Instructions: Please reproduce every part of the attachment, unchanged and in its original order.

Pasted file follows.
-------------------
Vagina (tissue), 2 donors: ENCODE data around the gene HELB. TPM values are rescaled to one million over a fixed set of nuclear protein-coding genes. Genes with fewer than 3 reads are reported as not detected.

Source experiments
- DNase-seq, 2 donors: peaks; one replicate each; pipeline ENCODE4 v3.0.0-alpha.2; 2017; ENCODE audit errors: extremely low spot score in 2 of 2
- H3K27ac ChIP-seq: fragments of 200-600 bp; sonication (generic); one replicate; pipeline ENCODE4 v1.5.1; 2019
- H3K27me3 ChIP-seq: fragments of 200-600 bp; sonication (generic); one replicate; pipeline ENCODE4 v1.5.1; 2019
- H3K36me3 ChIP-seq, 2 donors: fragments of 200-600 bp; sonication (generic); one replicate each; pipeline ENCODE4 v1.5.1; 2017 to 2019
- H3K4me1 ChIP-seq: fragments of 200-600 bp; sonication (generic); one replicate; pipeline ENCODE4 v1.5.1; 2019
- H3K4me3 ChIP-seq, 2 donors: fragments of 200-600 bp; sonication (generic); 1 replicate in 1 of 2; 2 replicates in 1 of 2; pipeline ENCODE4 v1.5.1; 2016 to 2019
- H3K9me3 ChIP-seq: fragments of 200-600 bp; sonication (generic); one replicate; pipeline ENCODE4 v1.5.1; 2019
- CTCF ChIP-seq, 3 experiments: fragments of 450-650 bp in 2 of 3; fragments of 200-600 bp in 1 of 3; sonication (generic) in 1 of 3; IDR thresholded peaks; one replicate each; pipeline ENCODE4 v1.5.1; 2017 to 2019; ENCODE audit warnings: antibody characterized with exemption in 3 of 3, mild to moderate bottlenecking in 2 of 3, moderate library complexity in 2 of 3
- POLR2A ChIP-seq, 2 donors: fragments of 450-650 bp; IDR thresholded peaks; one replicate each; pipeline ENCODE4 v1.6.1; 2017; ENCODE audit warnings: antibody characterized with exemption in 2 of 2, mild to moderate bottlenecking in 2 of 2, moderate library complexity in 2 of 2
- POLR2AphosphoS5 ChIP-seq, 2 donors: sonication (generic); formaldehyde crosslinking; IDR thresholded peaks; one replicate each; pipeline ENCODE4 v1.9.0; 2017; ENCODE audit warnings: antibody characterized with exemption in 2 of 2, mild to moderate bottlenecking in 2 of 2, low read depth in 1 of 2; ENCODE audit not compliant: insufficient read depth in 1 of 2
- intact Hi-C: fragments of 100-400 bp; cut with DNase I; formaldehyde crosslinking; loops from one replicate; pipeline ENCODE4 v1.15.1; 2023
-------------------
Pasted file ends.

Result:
Vagina (tissue), 2 donors: ENCODE data around the gene HELB. TPM values are rescaled to one million over a fixed set of nuclear protein-coding genes. Genes with fewer than 3 reads are reported as not detected.

Source experiments
- DNase-seq, 2 donors: peaks; one replicate each; pipeline ENCODE4 v3.0.0-alpha.2; 2017; ENCODE audit errors: extremely low spot score in 2 of 2
- H3K27ac ChIP-seq: fragments of 200-600 bp; sonication (generic); one replicate; pipeline ENCODE4 v1.5.1; 2019
- H3K27me3 ChIP-seq: fragments of 200-600 bp; sonication (generic); one replicate; pipeline ENCODE4 v1.5.1; 2019
- H3K36me3 ChIP-seq, 2 donors: fragments of 200-600 bp; sonication (generic); one replicate each; pipeline ENCODE4 v1.5.1; 2017 to 2019
- H3K4me1 ChIP-seq: fragments of 200-600 bp; sonication (generic); one replicate; pipeline ENCODE4 v1.5.1; 2019
- H3K4me3 ChIP-seq, 2 donors: fragments of 200-600 bp; sonication (generic); 1 replicate in 1 of 2; 2 replicates in 1 of 2; pipeline ENCODE4 v1.5.1; 2016 to 2019
- H3K9me3 ChIP-seq: fragments of 200-600 bp; sonication (generic); one replicate; pipeline ENCODE4 v1.5.1; 2019
- CTCF ChIP-seq, 3 experiments: fragments of 450-650 bp in 2 of 3; fragments of 200-600 bp in 1 of 3; sonication (generic) in 1 of 3; IDR thresholded peaks; one replicate each; pipeline ENCODE4 v1.5.1; 2017 to 2019; ENCODE audit warnings: antibody characterized with exemption in 3 of 3, mild to moderate bottlenecking in 2 of 3, moderate library complexity in 2 of 3
- POLR2A ChIP-seq, 2 donors: fragments of 450-650 bp; IDR thresholded peaks; one replicate each; pipeline ENCODE4 v1.6.1; 2017; ENCODE audit warnings: antibody characterized with exemption in 2 of 2, mild to moderate bottlenecking in 2 of 2, moderate library complexity in 2 of 2
- POLR2AphosphoS5 ChIP-seq, 2 donors: sonication (generic); formaldehyde crosslinking; IDR thresholded peaks; one replicate each; pipeline ENCODE4 v1.9.0; 2017; ENCODE audit warnings: antibody characterized with exemption in 2 of 2, mild to moderate bottlenecking in 2 of 2, low read depth in 1 of 2; ENCODE audit not compliant: insufficient read depth in 1 of 2
- intact Hi-C: fragments of 100-400 bp; cut with DNase I; formaldehyde crosslinking; loops from one replicate; pipeline ENCODE4 v1.15.1; 2023